TLDR – Week 4

In the late 1700s, the McNary family lived on land in North Strabane township, Washington County, Pennsylvania, just a few miles away from land owned by the Piatt family; today, the Trax farm in Finleyville is on that land once owned by the Piatts. While the McNary family stayed in Washington County, the Piatt family moved on, eventually having a branch of it settle in Mansfield, Ohio. Based on the families’ proximity in the late 1700s, however, my wife (née Piatt, of that Mansfield, Ohio branch) and I had long suspected that we might be cousins somehow. A few years ago, we finally found that link; I have to confirm a few specifics myself, but based on other people’s research, she and I should be 11th cousins. The big surprise, though, was that we had to go through my mother’s line to find the link; there still appears to be no link through the McNary line.

For genealogists, there should be little surprise in this fact; 11th cousins are quite far apart and it should be possible to link in many people once you get that far back. My father’s family has been quite diligent in maintaining its genealogy; there is even a McNary family book written around 1910 that goes into great detail about the history of the family up to that point. My great-great aunt Hazel had done a lot of work on her family (the Jones family), and there are many books and records for the McDonald family. Even with common names like “Jones” and “McDonald,” it has not been too difficult exploring my father’s side of the family.

(As an aside, as a kid my neighbor was Ed McDonald, a cousin. He was old, and he had a farm with cows and sheep and pigs. E-I-E-I-O).

My mother’s side of the family has been a little bit harder to track down, but with the advent of Ancestry.com and other on-line collaborative genealogy tools, it has become much easier. Yes, you need to confirm anything you get off the site, but finding leads and information is now at your fingertips.

Ultimately, I can name all eight of my great-grandparents. I can name twelve of my possible sixteen great-great grandparents; the holdouts are my maternal grandfather’s grandparents. I can tell his father was the immigrant from the Austro-Hungarian Empire, and his mother may have been born in Pennsylvania, but the trail goes cold after that. Records don’t really tell where the father emigrated *from*; they name a city and a country, but that doesn’t match with modern political boundaries. St Anna, Croatia Hungary is listed on his naturalization record. It’s possible that Sankt Anna am Aigen in Southeastern Austria is the community in question; that seems to be the closest “St. Anna” to modern-day Croatia. Perhaps someone reading this can suggest other options; nevertheless, he immigrated to the United States in 1902, while Theodore Roosevelt was president.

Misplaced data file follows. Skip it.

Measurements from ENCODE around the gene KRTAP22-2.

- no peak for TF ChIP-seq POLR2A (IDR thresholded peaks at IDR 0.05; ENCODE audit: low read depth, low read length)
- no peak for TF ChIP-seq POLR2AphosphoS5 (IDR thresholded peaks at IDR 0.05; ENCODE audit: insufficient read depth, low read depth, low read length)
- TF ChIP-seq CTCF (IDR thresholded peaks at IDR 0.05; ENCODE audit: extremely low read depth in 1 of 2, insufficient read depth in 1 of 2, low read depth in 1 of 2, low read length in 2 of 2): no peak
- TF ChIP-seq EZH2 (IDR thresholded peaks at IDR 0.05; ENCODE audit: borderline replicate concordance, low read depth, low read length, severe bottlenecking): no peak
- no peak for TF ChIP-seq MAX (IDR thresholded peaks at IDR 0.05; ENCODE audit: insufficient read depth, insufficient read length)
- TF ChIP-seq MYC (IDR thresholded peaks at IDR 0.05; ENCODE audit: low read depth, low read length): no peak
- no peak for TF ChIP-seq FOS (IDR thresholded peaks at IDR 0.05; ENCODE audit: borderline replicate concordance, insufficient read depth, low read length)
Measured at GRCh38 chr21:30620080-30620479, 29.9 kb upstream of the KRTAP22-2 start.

That was the last of my ancestors to immigrate. Most of my ancestral lines wend their way through American history back to the founding of the nation and beyond. I have ancestors that fought in the American Revolution; I have ancestors that participated in the Whiskey Rebellion. I have ancestors that fought in the Civil War (for the Union; I haven’t yet found any Confederate soldiers in my lineage). The McNarys came to the colonies sometime before 1760 for certain; perhaps even before 1745. The Vances came over in the 1750s. Edward FitzRandolph (the linchpin that connects me with my wife) came over in the 1630s. Captain Francis Drake (no, not that one, but possibly a cousin) immigrated sometime before 1658.

Since today is the #Daywithoutimmigrants, it then should be on us to think of our own family immigration stories. If, like mine, you go back to the very foundations of this country, you should also know that it is through immigrants that this country runs. I could claim to belong to this country more than others; my family, after all, has been here for all of it. But this is not a country of family stories; we very specifically disassociated ourselves from nobility when we founded this country. This is a country of individual stories; my story begins and ends as I begin and end. It is influenced by my family and my family’s traditions, but whether it is a better story than anybody else’s is based solely on what I do (and in an observer’s eye of what it means to have a “better” story). It is not better – or worse – simply because of who my parents or grandparents or aunts or uncles are. I and I alone am the author of it.

And as we should not judge a person’s story based on their family, we should not judge a person’s story based on what country they come from. It is an influence, yes, but not a determining factor. What they do – their actions, their words, their thoughts – mean much more than any background information about them.

I do not expect my story to be a ballad or an epic saga. Very few people’s stories turn out that way; there is no right to greatness. But everybody should have the chance to make their story turn out that way. That is what is meant in talking about taking care of immigrants; making sure they have a chance at that story.

Margaret Atwood wrote, “In the end, we’ll all become stories.” This is echoed by the Doctor in Doctor Who, who says “We’re all stories, in the end. Just make it a good one, eh?” It is only fair that we all get that chance.